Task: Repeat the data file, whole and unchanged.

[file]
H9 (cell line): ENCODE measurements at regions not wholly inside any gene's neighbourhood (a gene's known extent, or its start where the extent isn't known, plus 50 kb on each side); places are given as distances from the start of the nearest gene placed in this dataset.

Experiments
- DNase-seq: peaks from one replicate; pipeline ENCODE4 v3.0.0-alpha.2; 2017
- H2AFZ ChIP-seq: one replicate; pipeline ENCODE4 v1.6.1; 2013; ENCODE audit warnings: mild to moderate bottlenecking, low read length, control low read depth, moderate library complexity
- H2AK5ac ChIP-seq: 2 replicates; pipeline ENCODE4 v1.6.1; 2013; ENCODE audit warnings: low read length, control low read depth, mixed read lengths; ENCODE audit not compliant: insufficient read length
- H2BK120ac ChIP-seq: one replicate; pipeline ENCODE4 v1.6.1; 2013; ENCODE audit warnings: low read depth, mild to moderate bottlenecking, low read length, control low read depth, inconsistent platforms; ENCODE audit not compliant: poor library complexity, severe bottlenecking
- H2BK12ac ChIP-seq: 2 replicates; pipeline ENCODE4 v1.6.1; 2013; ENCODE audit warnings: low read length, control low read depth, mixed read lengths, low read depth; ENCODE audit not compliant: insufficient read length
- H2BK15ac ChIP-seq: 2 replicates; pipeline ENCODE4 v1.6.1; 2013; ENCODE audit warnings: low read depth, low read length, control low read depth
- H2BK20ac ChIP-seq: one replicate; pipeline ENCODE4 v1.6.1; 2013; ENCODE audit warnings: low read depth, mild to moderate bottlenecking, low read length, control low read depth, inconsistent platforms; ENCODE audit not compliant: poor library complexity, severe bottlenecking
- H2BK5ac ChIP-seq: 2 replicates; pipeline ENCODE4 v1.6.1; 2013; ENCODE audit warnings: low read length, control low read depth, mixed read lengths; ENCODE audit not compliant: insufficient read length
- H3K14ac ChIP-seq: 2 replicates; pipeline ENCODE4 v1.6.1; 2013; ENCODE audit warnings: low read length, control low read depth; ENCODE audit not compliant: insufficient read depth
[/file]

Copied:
H9 (cell line): ENCODE measurements at regions not wholly inside any gene's neighbourhood (a gene's known extent, or its start where the extent isn't known, plus 50 kb on each side); places are given as distances from the start of the nearest gene placed in this dataset.

Experiments
- DNase-seq: peaks from one replicate; pipeline ENCODE4 v3.0.0-alpha.2; 2017
- H2AFZ ChIP-seq: one replicate; pipeline ENCODE4 v1.6.1; 2013; ENCODE audit warnings: mild to moderate bottlenecking, low read length, control low read depth, moderate library complexity
- H2AK5ac ChIP-seq: 2 replicates; pipeline ENCODE4 v1.6.1; 2013; ENCODE audit warnings: low read length, control low read depth, mixed read lengths; ENCODE audit not compliant: insufficient read length
- H2BK120ac ChIP-seq: one replicate; pipeline ENCODE4 v1.6.1; 2013; ENCODE audit warnings: low read depth, mild to moderate bottlenecking, low read length, control low read depth, inconsistent platforms; ENCODE audit not compliant: poor library complexity, severe bottlenecking
- H2BK12ac ChIP-seq: 2 replicates; pipeline ENCODE4 v1.6.1; 2013; ENCODE audit warnings: low read length, control low read depth, mixed read lengths, low read depth; ENCODE audit not compliant: insufficient read length
- H2BK15ac ChIP-seq: 2 replicates; pipeline ENCODE4 v1.6.1; 2013; ENCODE audit warnings: low read depth, low read length, control low read depth
- H2BK20ac ChIP-seq: one replicate; pipeline ENCODE4 v1.6.1; 2013; ENCODE audit warnings: low read depth, mild to moderate bottlenecking, low read length, control low read depth, inconsistent platforms; ENCODE audit not compliant: poor library complexity, severe bottlenecking
- H2BK5ac ChIP-seq: 2 replicates; pipeline ENCODE4 v1.6.1; 2013; ENCODE audit warnings: low read length, control low read depth, mixed read lengths; ENCODE audit not compliant: insufficient read length
- H3K14ac ChIP-seq: 2 replicates; pipeline ENCODE4 v1.6.1; 2013; ENCODE audit warnings: low read length, control low read depth; ENCODE audit not compliant: insufficient read depth